I Want to be a RockStar: RockStar 270 race recap

By Robert May (the fatbike guy)

We’ve been on our bikes for hours now with the daunting realization that we are nowhere near the end of this journey and will spend days, not hours, out here in George Washington National Forest. Despite the calendar saying it’s April 7th, it has been snowing for hours now and covering our bikes, clothes, gear, and the trail. Everything is wet and now freezing. Temps have fallen through the 30s and by 3 am will settle at 23 degrees. I have now passed a few groups of riders and have found myself completely alone following 2 tire tracks through the snow. I am hungry, wet, cold, and tired. I’ve been warmer at 40 below zero on the Iditarod Trail. My fingers are going numb and the character from Jack London’s To Build a Fire weighs heavy on my mind. In the wilderness, you can’t count on your mind; you must prepare so thoroughly that you count on your instincts. I have no tent, no sleeping pad, or sleeping bag. I packed a 5’ x 8’ Coghlan’s Emergency Blanket which is basically thinner than the tin foil used to wrap your leftovers. My life depends on my ability to strike a match and light a fire with wet, frozen wood. This is what I love and these are the moments I feel most alive.

The RockStar 270 is a bike ride from Harrisonburg, Virginia to Roanoke, Virginia. The trail has never been ridden in full according to Rob Issem from the Virginia Endurance Series, who with the help of his friends concocted this crazy event. The event draws a lot of parallels to the Barkley Marathons in which many attempt but few ever complete. And the RockStar 270, in its first year, hit its mark. At the time of this article, only 1 of the 19 trail registrants (Barry Croker) has completed the course. Two others (Dave Williams and Travis Jones) are still on the course.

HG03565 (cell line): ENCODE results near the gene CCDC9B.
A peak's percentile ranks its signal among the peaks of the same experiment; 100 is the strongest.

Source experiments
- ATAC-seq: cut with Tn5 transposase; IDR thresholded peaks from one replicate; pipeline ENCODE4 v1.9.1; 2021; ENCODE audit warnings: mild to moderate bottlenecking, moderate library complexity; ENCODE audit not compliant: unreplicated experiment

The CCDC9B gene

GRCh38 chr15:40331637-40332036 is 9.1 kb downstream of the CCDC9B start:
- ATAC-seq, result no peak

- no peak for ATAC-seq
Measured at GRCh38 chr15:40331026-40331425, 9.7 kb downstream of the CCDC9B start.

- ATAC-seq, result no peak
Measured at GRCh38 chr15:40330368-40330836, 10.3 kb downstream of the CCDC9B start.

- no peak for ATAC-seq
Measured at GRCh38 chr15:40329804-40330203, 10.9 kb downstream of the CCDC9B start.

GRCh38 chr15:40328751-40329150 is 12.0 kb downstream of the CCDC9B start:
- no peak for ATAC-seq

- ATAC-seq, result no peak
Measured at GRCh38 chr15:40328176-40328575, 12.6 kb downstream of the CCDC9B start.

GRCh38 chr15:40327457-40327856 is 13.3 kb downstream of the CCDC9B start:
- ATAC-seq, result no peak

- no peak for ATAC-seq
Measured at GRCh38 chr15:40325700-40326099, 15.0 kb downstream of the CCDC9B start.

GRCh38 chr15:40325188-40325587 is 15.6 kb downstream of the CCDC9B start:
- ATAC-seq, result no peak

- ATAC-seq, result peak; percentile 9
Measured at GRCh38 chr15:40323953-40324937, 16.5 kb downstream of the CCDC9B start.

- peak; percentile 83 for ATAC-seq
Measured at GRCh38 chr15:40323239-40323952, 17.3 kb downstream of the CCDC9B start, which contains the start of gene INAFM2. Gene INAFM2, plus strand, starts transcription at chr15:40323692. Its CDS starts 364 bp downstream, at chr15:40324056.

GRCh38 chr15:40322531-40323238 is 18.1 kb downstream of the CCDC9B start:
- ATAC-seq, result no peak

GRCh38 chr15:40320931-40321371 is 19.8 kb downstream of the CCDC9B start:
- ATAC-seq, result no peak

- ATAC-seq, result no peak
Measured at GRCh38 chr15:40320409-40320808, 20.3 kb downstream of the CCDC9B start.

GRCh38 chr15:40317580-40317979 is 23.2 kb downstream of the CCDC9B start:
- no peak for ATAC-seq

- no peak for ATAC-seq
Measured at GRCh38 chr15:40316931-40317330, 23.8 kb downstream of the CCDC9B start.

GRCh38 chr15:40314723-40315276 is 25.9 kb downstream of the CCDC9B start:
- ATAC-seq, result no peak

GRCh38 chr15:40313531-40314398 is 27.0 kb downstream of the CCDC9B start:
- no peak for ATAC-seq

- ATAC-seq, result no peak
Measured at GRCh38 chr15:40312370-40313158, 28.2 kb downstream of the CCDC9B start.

Photo: RJ Pisle

The course is mostly singletrack and on some of the most remote land in the United States. It racks up over 50,000 ft of climbing and the climbs are not easy. For every hour-long, rock-littered climb, there is a 20-minute ripping descent. This is the backyard of the Harrisonburg mountain bike legend Jeremiah Bishop and home to the best trails I have ever experienced. Seriously, I toasted my fat bike brakes on day one. There is little to no support, which I think really adds an underappreciated element of solitude to the event. You must purify water when you have the opportunity. You must be careful about what food and gear you carry. You can weigh yourself down with your insecurities, which in the end can be your very undoing. Navigation is tricky as the course is unmarked and some of the trails are, let’s just say, “a bit hard to find.”

In addition to the Trail route, Rob Issem and gang also added a Gravel route and Road Route. Many riders, including the beast of Long Island, Peri Garite, weaved some trail with some roads on his fatbike to salvage a finish while he was quickly depleting his vacation days from work. As we say in Pennsylvania, Peri “found his podium.” I myself rode to about the halfway point and at the mature age of 40 decided I had to call it quits so as to not get fired from the job that feeds my family. But both Peri and I will be back to do the trail next year.

Photo: RJ Pisle
Photo: RJ Pisle
Photo: RJ Pisle


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